The purposes of this study were: to demonstrate how uncertainty analysis can be used in the context of resistance risk assessment and, to investigate the influence of different InitialFreq input probability distributions on resistance risk estimates.

MATERIAL AND METHODS

Caprio's deterministic model was chosen for uncertainty incorporation (Caprio, 1998a) and was developed to simulate resistance evolution considering a simplified approach, with a small number of parameters when compared to the stochastic spatial model (Caprio, 1998b) approach. Caprio (2001) discuss the use of both stochastic and deterministic Caprio´s models.

Due to its simplicity and parsimony, the deterministic model allows rapid simulation of scenarios for a high number of combinations of parameter values. This model requires information related to the Bt toxin expression in the transgenic plant, the target pest bioecology and the pest management strategy to be adopted (Table 1). Different scenarios can be constructed by varying parameter and/or decision variables values. Decision variables are related to operational factors influencing the evolution of resistance.

The main decision variable in this model is the proportion of the total crop area occupied used as refuge (RefugeArea). Other decision variables such as spraying of insecticides in the refuge and its spatial arrangement are implicitly incorporated into the survival and dispersal indexes. The target pest survivorship during its immature phase in the refuge area depends on the efficiency of the insecticide applied when this strategy is adopted. The spatial arrangement of the refuge will allow a higher or lower dispersal during the phases before and after mating, measured by dispersal indexes.

For all scenarios (Table 2), it was assumed that the spatial arrangement of the refuge is such that the dispersal rate before and after mating are maximum (DispPRErand=1, DispPOSrand=1). The EndCoef value was set to zero.

The number of generations up to the critical frequency is reached (Nger*) and the RFreq values for the generation following the Nger* were estimated for scenarios I, II and II using a version of Caprio's deterministic model implemented with the RRiskBt software, developed by the authors in the Visual Basic language.

Sensitivity analysis of the RFreq estimates was performed to indicate the main parameter to be treated as random variable in the uncertainty analysis. The response of RFreq estimates at the end of each generation and and Nger* to variations in InitialFreq and functional dominance of resistance (DFRes) values was quantified.

The parameters related to the survival of the target pest depend on the DFRes that has already been taken into account in the sensitivity analysis. The dispersal indexes (DispPRErand and DispPOSrand) are more related to operational factors (size and arrangement of the refuge), and therefore they were not taken into account in this analysis.

The effect of the probability distribution used for characterizing the parameter uncertainty indicated by the sensitivity analysis on the resistance risk estimates were evaluated in situations where the transgenic crop expresses the Bt toxin at a high dose for the target pest under consideration. The resistance risk in the target pest population was estimated for different scenarios by varying the size of the refuge area.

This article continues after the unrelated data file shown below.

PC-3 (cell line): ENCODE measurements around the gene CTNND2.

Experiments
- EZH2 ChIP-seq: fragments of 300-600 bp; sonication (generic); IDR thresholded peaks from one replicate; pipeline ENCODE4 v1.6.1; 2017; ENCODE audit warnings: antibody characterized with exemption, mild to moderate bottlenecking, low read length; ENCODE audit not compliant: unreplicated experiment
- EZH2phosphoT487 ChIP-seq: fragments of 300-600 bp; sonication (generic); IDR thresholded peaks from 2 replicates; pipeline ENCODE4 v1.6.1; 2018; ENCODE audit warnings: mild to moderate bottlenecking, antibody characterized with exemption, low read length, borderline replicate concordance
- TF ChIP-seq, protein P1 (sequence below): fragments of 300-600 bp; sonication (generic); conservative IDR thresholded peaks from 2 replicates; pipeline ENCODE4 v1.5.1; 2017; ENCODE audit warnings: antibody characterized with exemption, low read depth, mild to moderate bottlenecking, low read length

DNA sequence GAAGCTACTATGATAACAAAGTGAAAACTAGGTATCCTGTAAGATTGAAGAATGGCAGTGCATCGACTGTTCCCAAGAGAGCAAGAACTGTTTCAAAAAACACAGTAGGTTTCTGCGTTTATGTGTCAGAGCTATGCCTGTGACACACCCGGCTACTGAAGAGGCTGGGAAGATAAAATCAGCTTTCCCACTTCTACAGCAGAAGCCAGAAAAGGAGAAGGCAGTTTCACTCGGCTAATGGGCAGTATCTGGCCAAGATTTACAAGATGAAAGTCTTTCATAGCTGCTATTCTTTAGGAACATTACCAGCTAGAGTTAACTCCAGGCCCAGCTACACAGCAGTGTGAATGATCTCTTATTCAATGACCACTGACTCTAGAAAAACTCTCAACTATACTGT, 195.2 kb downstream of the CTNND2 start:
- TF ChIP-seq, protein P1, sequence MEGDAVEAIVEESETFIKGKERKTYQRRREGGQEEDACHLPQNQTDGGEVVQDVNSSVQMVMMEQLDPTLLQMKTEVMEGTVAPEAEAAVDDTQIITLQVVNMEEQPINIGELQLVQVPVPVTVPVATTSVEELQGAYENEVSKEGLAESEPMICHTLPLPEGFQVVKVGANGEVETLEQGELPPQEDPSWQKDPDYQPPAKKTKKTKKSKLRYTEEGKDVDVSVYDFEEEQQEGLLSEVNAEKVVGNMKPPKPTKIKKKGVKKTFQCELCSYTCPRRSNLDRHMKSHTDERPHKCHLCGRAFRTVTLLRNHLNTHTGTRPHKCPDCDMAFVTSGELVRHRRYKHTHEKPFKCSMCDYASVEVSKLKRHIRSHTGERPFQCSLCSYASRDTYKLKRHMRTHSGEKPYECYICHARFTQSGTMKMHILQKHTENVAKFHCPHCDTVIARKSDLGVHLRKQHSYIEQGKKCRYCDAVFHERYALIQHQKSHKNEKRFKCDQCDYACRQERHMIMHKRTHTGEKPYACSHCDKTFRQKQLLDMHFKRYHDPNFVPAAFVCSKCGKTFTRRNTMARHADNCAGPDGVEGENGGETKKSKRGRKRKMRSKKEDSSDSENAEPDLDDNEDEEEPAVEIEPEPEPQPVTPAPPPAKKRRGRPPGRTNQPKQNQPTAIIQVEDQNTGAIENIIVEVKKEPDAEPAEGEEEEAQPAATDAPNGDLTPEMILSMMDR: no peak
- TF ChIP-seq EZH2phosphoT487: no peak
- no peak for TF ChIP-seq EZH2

The probability distributions used for the characterization of the uncertainty associated with InitialFreq were Uniform, Symmetrical Triangular and Symmetrical Truncated Normal. Those distributions have been chosen for their ease of parameterization based on subjective information.

Based on theoretical assumptions regarding the balance between mutation and selection, Bourguet et al. (2003) estimated the probability of InitialFreq to exceed 10-3 in a given population as ranging between 40 and 70%. Considering that information, the range for InitialFreq was set to (0.2 ´ 10-3), common to all distributions. As all distributions considered were symmetrical, the mean (µ=1.0 ´ 10-3) is equal to the median, and therefore the probability of InitialFreq being less than 10-3 is 50%, what is consistent with the 40-70% interval.

For the Uniform and Triangular Symmetrical distributions, the values of standard deviation (std) are 0.5773 ´ 10-3 and 0.4082 ´ 10-3, respectively. For both distributions the std is function of the previously chosen distribution domain bounds a and b. For the Truncated Normal distribution, the standard deviation was set to a value similar to that one used for Triangular distribution.

The following steps were followed to estimate resistance risk over generations in each scenario: (i) thousand values of InitialFreq were sampled from the Uniform distribution (a,b); (ii) for each value of InitialFreq sampled, the RFreq at the end of each pest generation was estimated using the deterministic model; considering the input data presented in Table 2; and (iii) the probability of RFreq to exceed the critical frequency of 0.50 by the end of each pest generation - a measure that quantifies the risk of resistance - was estimated using the respective RFreq empirical probability distributions. The same process was repeated for the Symmetrical Triangular and Symmetrical Truncated Normal distributions.

The sensitivity and uncertainty analysis were performed using specific algorithms implemented into the RRiskBt software.

RESULTS AND DISCUSSION

Deterministic model